Key message points
▶ The infection rate for chlamydia among partners of index cases was 52%.
▶ Factors associated with a positive chlamydia test in chlamydia contacts were young age, more than one episode of sexual intercourse with the infected partner and a greater total number of sexual partners.
▶ Larger studies are necessary to assess the benefits and risks of changing to a policy of offering epidemiologic treatment to ‘high-risk’ contacts only, identified using a predictive model such as the one described here.
In addition to treating the index case, the UK national guideline for the management of genital tract infection with C. trachomatis recommends ‘epidemiological treatment’ of all sexual partners of infected individuals. This means offering antibiotic treatment to all chlamydia contacts during their first visit, provided that their last exposure to chlamydia was within 6 months of diagnosis if the index case was asymptomatic or within 4 weeks if the index case was symptomatic.3 Not all these chlamydia contacts will test positive for chlamydia. Results from previous studies looking at concordant infection rates for chlamydia between sexual partners have been variable, ranging from 24% to 76%.4 5
The NCSP protocol also recommends epidemiological treatment of sexual contacts of infected individuals.6 In Leicestershire, UK the NCSP target for 2011 is to test 51 000 young people each year.7 This means that up to 5000 new cases of chlamydia could be diagnosed each year (based upon the NCSP positivity rate of 8.7–9.7%). If one chlamydia contact is seen for every case found, a large number of individuals could be prescribed antibiotics unnecessarily each year. This represents a considerable waste of resources and a risk of producing resistance among other, non-chlamydial, organisms.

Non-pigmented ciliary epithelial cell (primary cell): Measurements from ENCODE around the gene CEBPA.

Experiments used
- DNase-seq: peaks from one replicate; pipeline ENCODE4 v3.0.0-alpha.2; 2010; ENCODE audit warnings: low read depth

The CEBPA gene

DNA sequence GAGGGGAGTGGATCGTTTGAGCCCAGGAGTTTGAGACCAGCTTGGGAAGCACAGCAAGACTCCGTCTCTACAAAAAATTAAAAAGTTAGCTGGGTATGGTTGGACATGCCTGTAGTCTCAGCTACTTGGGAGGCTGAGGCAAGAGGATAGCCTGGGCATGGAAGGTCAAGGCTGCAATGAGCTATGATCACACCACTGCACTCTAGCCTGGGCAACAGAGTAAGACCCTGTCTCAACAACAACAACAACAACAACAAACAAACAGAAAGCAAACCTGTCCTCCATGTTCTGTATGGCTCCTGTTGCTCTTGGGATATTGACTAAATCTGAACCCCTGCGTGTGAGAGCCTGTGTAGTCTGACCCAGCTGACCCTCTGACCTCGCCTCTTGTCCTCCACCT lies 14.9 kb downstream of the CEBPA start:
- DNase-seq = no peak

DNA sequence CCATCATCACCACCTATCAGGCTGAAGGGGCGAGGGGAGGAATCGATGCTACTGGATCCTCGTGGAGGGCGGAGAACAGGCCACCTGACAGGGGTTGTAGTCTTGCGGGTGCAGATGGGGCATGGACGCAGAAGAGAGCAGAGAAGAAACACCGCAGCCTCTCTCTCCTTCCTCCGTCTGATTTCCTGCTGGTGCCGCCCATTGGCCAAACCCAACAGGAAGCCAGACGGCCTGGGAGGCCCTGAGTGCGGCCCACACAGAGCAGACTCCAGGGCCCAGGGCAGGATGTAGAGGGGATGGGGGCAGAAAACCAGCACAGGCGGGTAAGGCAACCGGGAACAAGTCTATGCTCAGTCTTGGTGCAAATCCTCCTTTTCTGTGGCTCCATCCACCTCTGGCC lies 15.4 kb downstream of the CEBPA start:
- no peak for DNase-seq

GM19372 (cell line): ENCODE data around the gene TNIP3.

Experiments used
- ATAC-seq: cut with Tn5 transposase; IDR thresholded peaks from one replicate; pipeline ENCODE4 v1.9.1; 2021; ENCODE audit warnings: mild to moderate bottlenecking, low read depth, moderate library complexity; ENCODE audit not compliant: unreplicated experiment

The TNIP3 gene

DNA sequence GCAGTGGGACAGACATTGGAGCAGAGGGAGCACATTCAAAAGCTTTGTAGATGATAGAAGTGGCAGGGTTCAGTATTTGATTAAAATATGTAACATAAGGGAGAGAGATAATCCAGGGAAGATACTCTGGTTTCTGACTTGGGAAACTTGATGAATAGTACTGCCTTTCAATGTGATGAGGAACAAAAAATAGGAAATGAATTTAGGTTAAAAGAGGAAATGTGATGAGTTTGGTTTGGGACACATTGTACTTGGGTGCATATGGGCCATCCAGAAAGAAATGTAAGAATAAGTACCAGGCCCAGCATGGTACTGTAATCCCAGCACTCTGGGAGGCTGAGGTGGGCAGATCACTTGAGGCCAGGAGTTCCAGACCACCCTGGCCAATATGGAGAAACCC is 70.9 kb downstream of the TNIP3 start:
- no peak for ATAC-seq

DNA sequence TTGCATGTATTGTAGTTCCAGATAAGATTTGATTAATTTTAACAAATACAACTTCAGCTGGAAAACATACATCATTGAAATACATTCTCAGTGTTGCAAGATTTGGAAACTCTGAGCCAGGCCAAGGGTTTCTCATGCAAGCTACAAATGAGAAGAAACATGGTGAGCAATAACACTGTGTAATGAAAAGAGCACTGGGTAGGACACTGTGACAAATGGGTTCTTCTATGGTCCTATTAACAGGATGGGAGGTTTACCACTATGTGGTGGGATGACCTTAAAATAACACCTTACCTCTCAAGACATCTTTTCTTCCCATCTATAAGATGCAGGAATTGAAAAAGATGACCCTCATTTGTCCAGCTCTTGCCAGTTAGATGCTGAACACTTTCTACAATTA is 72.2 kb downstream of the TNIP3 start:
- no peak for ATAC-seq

The aim of this study was to establish the concordant infection rate for chlamydia between sexual partners, defined as the percentage of chlamydia diagnoses among partners of index chlamydia cases, and to identify the risk factors for chlamydial infection in chlamydia contacts. Although the epidemiology of C. trachomatis has been extensively investigated, there is very limited contemporary literature with reference to chlamydia contacts.